Before I came to Oberlin, I do not believe I had ever even met many real live organists. My church growing up had an electric organ, but it was not played much. The first time I heard real organ music was during my senior year of high school when I was visiting Montreal. The city was hosting a Bach festival, and an organ concert was something I had never been given the opportunity to attend. I was absolutely struck by the hundreds and hundreds of people who had filled the church to hear this concert; and even more struck was I by the beauty and power of this music I had never been exposed to before.
While most students attending music conservatory are working towards orchestra jobs and performing careers, organists inherit their own world completely as many of them study historical performance or sacred music alongside their performance study. Because organists often remain quite isolated from the rest of the music world, I want to go ahead and introduce you to some wonderful organists in our department and let them speak a bit about their experiences. Matthew Dion is a freshman organist from Massachusetts studying with Professor James David Christie. Natalie Mealey is a 4th year from Avon Lake, Ohio, enrolled in the combined Bachelor’s/Master’s of Historical Performance program at Oberlin while studying organ with Professor Jonathan Moyer. Although Oberlin is an undergraduate institution, Historical Performance is actually the only master’s degree that we offer here!
How did you get started at the organ?
Matthew: My family is quite musical. My mother is a professional soprano and has been singing professionally and in church for the better part of 20 years, my uncle is a concert pianist as well as a church organist, and my great-grandmother was also a concert pianist and organist.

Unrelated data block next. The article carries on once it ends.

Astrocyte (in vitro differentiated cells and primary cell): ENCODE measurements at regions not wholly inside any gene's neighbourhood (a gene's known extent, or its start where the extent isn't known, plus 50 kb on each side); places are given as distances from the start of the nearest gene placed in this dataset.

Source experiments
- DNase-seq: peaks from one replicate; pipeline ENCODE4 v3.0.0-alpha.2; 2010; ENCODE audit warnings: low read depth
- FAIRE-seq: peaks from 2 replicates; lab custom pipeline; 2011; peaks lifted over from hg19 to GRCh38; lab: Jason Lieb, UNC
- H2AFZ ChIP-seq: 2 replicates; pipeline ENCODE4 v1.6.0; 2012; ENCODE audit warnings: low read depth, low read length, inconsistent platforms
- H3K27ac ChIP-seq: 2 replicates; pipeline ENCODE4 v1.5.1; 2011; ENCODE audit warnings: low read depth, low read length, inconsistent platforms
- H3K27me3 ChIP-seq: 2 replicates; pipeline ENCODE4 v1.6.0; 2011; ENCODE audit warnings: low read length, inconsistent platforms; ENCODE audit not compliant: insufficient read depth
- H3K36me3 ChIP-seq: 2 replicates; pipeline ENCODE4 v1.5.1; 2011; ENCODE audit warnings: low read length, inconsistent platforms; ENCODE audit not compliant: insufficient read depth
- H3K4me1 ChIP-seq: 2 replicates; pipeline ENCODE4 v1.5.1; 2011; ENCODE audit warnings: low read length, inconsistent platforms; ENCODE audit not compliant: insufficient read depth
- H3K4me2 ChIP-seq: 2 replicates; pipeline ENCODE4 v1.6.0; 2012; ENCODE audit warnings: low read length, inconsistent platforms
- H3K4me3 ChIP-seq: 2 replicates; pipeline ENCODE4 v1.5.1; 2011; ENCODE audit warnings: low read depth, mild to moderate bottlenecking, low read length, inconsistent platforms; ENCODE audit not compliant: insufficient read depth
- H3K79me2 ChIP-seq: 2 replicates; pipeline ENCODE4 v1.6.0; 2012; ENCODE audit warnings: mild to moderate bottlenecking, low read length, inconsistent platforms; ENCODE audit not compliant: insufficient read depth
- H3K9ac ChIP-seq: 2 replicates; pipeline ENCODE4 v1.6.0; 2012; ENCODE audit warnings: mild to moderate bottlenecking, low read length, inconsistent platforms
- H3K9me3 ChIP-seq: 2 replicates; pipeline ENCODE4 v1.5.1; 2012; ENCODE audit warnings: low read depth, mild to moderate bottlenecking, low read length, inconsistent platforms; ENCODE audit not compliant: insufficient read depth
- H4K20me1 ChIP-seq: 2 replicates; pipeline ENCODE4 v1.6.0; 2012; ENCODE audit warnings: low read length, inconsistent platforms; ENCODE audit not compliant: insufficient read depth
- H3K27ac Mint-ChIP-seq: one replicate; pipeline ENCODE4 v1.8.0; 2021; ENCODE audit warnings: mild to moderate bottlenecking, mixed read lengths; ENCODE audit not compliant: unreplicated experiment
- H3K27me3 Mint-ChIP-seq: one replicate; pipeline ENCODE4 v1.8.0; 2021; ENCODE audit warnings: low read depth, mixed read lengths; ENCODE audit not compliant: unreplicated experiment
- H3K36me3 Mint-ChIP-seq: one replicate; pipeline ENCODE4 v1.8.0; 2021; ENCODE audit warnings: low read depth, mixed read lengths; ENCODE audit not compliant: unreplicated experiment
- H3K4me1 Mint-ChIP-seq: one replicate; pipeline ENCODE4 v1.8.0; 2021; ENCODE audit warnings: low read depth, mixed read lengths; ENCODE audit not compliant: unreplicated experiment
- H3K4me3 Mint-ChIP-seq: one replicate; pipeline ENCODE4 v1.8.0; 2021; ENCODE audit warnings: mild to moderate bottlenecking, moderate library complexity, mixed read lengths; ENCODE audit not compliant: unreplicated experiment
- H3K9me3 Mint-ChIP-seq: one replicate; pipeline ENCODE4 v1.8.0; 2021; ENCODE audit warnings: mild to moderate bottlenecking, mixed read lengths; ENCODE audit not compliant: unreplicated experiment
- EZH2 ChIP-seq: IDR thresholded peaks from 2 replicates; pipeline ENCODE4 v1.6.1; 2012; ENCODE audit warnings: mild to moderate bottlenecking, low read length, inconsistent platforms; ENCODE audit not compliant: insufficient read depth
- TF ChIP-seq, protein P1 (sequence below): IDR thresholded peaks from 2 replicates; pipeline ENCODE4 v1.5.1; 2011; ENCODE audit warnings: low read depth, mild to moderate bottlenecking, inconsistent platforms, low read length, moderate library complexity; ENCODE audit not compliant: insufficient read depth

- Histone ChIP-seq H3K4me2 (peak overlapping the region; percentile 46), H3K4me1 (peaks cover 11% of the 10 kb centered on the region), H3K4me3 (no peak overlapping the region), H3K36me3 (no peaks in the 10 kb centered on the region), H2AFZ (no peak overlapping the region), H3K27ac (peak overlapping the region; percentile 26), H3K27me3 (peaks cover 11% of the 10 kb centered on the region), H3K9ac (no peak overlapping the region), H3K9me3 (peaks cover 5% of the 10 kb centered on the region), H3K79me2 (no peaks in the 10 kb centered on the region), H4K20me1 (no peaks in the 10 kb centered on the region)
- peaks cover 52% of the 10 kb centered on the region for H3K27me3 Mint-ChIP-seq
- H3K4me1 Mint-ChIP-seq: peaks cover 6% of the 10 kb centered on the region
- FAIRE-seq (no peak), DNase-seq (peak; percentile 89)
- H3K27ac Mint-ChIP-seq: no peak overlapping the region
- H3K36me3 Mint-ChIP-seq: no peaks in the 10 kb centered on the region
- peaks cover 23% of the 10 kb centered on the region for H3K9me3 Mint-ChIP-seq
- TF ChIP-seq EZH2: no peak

The organ has essentially always been a part of my life. I grew up in our local Catholic cathedral where my mother worked as a soloist. As I became of age I joined the choirs and became a part of the music ministry. I remember one day noticing someone play at this massive "box," and being inquisitive I went over to see. The console was quite large and I was curious how it all worked. She (Madeleine Grace is her name) asked me if I wanted to sit down and try it out... I played a big C major chord on full organ and I was hooked... I couldn't even reach the pedals. I had to be 6 or 7 at the time. I started taking lessons from her shortly thereafter and the rest is history.
Natalie: I was formally introduced to the organ by my high school choir director, Bill Zurkey, who at the time was the organist at Bay Village United Methodist church, where I currently work. He knew I was a pianist, and asked if I would maybe want to take lessons, and it was something I had always wanted to do. After almost ten years of playing piano, I was really in the mood to try something different. While I definitely expected to enjoy it, I had no idea I would end up being an organ performance major here just a couple years later!
Why did you choose to major in organ performance?
Matthew: I just love the instrument. The organ is so expressive and beautiful. Organists have a very special task. Each organ we play is different. It's like meeting a new friend or going out on a date. You learn about its problems and its strengths and you have to adapt to them and work with them, even though it is still, of course, many times very beautiful. I know that is a corny way to describe it, but it makes sense.
Also, playing the organ comes with some major degree of control. You can be as soft as a mouse or as loud as a thunderstorm. The organ develops emotions and feelings. And it's our job to express them.
Two of my former teachers truly inspired me. Dr. Steven Young, my high school organ teacher, and my mentor Normand Gingras. They both have/had amazing careers. Dr. Young is a fine and talented organist and teacher and has done many exciting things with his career, including some CD releases, research projects, as well as major recitals. He is still quite active. Normand perhaps played one of the finest organs of the Casavant firm in the 20th century and studied with some amazing teachers (Jean Langlais). His knowledge of the traditions and music of the organ really was an education for me. It was inspiring. Not to mention he clocked up 54 consecutive years working at his parish church. He has since retired.
Natalie: In high school I attended a couple of the summer organ academies here at Oberlin, and I really liked the vibe. I’d say that’s probably the main reason I decided to major in organ performance. I’d wanted to come here - to Oberlin - since I was maybe six or so, since I grew up half an hour away. I was lucky enough to be introduced to something I love at a time when I was making these decisions, since the organ department here is renowned as one of the best in the country.